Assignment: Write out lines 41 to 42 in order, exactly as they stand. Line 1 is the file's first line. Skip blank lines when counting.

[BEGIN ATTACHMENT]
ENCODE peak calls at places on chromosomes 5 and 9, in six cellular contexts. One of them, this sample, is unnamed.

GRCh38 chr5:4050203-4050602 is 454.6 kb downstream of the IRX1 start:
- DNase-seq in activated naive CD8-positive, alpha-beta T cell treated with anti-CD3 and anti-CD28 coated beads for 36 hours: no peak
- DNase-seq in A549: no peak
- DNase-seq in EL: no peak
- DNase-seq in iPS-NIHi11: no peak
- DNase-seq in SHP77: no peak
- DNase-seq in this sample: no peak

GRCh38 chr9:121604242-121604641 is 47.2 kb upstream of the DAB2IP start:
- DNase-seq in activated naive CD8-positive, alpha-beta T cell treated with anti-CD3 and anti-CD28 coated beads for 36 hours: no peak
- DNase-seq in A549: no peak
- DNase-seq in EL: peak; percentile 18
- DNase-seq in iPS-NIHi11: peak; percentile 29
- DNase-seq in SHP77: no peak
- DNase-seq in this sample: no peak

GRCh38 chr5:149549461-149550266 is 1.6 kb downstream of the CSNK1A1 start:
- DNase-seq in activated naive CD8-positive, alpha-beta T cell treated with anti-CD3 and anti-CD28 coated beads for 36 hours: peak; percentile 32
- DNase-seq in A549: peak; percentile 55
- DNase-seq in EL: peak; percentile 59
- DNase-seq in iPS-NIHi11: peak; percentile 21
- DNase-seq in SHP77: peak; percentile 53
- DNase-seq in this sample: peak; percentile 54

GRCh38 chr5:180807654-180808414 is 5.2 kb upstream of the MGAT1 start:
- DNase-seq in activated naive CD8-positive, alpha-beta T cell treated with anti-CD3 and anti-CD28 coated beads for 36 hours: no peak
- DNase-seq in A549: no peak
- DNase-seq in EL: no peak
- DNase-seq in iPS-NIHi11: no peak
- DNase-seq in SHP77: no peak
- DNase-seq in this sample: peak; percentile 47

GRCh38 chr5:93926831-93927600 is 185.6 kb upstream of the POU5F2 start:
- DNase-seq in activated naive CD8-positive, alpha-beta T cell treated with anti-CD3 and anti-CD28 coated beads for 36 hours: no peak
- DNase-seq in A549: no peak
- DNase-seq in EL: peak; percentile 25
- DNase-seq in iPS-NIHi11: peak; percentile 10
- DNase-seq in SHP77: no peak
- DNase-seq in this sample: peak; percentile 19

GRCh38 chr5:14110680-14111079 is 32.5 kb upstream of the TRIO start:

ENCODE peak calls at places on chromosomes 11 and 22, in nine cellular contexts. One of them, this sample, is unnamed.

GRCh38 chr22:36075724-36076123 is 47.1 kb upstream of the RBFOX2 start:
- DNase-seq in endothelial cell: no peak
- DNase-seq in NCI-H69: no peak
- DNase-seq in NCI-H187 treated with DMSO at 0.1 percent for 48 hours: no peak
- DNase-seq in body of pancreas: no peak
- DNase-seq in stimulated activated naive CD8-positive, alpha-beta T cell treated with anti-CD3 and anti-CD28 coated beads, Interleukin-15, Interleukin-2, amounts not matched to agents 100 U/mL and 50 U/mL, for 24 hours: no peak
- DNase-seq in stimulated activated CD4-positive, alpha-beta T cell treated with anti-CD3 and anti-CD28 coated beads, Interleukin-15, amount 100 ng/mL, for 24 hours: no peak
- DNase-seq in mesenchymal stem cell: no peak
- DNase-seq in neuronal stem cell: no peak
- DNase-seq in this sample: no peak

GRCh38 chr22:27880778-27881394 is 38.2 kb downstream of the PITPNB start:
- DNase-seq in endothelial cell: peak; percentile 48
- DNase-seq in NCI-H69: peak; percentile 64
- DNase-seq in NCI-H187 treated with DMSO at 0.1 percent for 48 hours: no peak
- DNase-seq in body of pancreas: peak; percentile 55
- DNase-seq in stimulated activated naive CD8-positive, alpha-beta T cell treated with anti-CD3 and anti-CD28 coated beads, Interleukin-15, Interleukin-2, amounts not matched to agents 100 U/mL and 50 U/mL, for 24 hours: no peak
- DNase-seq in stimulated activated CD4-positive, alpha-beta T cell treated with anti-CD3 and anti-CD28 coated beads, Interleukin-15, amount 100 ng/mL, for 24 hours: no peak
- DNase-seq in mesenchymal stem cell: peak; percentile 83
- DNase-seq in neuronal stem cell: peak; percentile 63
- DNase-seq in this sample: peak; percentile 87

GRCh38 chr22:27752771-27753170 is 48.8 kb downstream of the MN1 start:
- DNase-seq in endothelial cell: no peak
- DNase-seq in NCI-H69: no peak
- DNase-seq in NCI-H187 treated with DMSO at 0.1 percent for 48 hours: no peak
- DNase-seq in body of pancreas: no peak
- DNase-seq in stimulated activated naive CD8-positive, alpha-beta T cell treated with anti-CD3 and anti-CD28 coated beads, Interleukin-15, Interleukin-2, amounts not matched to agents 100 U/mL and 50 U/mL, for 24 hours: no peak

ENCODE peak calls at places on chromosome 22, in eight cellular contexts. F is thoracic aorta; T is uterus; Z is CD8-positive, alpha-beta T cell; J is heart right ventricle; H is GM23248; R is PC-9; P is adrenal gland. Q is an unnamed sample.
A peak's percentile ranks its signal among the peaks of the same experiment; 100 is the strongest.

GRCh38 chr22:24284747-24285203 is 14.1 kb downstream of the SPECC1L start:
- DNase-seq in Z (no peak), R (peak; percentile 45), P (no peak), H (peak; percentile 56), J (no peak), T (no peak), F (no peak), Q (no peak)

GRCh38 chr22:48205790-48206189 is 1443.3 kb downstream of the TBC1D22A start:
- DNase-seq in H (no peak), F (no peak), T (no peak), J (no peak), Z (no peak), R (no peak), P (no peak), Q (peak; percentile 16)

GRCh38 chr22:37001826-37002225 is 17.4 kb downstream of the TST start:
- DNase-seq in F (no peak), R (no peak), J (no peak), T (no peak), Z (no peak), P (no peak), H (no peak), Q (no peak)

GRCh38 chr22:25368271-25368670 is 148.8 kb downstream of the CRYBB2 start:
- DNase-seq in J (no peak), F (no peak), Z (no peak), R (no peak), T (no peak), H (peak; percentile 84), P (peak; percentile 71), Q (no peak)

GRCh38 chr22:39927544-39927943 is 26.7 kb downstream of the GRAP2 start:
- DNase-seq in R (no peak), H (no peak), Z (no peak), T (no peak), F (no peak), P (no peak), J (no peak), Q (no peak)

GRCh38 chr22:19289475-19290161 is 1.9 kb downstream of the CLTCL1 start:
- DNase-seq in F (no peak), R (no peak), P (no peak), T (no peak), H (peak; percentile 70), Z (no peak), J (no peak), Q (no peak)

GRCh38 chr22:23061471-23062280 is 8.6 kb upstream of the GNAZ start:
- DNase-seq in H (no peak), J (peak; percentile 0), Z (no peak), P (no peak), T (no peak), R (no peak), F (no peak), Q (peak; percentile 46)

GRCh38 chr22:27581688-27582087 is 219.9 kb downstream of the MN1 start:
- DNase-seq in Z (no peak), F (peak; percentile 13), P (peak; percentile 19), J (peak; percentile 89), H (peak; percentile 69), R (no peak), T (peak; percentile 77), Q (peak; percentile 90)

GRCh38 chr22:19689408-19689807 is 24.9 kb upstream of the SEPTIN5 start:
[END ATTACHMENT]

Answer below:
- DNase-seq in NCI-H69: no peak
- DNase-seq in NCI-H187 treated with DMSO at 0.1 percent for 48 hours: no peak